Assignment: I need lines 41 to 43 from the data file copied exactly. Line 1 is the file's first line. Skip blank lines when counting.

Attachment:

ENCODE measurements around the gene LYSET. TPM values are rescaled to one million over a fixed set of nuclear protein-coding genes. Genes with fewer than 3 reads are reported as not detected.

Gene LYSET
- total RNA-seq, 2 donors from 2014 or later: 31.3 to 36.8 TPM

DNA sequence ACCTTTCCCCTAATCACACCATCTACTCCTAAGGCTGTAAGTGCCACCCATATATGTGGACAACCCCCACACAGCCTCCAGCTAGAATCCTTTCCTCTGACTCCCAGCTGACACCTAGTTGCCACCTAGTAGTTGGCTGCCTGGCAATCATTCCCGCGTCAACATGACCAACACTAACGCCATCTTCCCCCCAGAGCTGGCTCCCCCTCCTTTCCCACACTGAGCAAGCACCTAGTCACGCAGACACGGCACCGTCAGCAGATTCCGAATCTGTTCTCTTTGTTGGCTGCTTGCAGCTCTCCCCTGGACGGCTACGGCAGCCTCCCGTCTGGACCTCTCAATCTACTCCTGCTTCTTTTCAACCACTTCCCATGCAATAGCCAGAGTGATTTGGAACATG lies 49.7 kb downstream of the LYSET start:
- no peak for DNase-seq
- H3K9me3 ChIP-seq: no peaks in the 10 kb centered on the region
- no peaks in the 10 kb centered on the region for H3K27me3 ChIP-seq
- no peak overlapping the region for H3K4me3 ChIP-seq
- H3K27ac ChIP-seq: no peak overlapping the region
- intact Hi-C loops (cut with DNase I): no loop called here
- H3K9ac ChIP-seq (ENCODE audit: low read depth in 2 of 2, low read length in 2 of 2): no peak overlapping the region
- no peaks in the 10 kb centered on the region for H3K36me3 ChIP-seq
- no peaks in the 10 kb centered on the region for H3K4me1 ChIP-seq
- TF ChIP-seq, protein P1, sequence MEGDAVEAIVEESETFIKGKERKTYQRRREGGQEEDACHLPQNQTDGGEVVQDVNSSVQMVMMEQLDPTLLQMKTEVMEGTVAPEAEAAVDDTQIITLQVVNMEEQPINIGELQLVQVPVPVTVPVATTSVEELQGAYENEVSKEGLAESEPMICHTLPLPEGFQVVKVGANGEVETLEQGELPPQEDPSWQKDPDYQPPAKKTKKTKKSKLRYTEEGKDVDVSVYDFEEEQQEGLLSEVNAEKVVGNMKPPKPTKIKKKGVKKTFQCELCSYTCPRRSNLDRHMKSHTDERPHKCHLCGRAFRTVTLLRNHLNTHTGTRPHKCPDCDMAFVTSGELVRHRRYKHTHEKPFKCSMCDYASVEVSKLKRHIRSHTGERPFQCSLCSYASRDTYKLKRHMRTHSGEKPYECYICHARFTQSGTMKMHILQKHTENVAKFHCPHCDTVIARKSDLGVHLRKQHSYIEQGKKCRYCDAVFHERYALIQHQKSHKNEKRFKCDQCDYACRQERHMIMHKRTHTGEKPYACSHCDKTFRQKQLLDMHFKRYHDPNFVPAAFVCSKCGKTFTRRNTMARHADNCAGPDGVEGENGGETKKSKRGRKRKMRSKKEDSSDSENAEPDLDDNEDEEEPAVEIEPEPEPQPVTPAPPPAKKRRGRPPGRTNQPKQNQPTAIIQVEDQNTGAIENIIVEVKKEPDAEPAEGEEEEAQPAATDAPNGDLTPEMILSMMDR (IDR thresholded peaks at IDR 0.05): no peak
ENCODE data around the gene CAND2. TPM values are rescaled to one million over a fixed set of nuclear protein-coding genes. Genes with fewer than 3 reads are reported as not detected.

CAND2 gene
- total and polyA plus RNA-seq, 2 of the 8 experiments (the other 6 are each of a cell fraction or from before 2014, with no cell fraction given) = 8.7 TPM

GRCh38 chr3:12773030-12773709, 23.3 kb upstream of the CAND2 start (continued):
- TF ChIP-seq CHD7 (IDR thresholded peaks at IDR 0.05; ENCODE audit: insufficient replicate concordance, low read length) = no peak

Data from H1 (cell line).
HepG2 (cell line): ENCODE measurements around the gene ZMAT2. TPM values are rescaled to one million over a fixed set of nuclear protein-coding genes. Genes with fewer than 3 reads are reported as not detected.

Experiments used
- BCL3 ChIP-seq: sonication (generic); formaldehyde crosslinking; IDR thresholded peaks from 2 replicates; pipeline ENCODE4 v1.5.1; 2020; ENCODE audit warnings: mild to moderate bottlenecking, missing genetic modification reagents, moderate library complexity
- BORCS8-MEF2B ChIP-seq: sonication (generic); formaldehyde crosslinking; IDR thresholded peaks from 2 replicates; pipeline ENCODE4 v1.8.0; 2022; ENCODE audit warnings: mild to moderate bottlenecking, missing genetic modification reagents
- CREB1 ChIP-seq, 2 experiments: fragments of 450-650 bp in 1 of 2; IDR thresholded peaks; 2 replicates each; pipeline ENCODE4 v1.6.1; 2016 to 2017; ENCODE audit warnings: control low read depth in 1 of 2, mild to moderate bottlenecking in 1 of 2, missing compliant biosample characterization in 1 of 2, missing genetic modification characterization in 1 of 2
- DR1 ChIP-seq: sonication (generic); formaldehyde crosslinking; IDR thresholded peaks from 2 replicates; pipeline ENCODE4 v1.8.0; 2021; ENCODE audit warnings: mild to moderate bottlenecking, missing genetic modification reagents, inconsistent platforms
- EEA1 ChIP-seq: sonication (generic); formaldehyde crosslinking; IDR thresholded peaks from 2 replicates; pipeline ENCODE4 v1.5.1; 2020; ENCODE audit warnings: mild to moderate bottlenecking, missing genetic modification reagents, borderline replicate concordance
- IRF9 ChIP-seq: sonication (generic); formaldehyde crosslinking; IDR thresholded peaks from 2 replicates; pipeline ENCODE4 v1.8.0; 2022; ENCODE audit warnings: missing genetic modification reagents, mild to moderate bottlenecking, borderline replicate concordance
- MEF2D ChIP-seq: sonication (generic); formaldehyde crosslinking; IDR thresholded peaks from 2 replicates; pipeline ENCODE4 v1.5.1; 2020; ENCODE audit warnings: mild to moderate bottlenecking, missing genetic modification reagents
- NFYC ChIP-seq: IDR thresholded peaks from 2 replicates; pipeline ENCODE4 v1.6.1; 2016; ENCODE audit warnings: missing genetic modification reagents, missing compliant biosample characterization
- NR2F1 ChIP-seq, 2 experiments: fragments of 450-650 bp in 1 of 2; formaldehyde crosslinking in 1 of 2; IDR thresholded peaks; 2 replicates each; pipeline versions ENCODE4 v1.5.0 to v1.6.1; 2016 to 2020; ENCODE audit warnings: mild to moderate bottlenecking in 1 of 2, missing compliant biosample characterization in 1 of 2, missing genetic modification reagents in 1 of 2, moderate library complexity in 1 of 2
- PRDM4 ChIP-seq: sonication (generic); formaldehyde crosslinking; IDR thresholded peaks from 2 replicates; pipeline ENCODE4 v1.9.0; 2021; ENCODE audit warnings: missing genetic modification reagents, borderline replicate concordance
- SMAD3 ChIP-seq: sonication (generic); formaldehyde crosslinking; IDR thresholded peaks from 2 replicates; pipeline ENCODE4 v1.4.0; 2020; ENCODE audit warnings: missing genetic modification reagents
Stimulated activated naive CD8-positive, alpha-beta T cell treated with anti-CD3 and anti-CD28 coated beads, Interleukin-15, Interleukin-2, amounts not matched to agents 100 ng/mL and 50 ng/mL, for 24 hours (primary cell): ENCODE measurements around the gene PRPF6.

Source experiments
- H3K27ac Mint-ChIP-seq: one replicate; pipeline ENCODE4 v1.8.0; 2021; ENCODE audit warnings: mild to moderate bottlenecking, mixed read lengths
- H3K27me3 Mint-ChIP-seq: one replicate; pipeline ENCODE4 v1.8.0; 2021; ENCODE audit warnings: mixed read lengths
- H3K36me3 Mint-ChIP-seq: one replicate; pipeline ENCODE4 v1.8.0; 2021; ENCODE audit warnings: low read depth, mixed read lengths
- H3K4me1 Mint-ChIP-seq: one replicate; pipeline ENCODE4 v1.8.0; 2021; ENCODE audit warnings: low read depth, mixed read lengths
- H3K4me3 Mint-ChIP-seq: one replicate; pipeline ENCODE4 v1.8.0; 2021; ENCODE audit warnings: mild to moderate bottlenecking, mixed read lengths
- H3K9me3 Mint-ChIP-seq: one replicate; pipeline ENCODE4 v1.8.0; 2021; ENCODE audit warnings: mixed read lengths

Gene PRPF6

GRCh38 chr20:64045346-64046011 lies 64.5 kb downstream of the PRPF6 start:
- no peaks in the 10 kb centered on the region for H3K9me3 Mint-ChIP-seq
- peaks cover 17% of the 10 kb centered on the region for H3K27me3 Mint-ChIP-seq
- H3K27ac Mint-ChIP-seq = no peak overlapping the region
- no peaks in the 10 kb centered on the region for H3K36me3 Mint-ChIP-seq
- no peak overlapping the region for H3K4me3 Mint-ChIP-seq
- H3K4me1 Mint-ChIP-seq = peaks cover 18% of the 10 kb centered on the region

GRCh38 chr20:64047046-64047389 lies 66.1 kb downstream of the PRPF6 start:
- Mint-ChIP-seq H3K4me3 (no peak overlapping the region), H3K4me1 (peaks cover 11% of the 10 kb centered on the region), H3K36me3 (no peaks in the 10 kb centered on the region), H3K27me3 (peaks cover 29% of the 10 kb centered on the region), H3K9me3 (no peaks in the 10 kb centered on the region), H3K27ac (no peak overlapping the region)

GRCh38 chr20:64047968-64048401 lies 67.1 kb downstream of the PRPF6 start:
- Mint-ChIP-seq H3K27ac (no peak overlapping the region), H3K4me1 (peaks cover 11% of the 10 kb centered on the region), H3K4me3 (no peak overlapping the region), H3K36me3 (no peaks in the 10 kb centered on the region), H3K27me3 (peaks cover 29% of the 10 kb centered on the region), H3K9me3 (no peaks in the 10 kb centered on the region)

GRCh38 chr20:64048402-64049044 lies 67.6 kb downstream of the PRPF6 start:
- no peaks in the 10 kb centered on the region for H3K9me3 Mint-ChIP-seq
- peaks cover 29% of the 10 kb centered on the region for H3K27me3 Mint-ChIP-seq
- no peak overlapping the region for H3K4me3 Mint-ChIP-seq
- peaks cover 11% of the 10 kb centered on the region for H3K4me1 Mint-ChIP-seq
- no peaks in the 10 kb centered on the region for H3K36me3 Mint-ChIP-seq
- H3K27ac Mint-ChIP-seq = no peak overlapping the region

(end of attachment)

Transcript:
- H3K9me3 Mint-ChIP-seq: one replicate; pipeline ENCODE4 v1.8.0; 2021; ENCODE audit warnings: mixed read lengths

Gene PRPF6

GRCh38 chr20:64045346-64046011 lies 64.5 kb downstream of the PRPF6 start: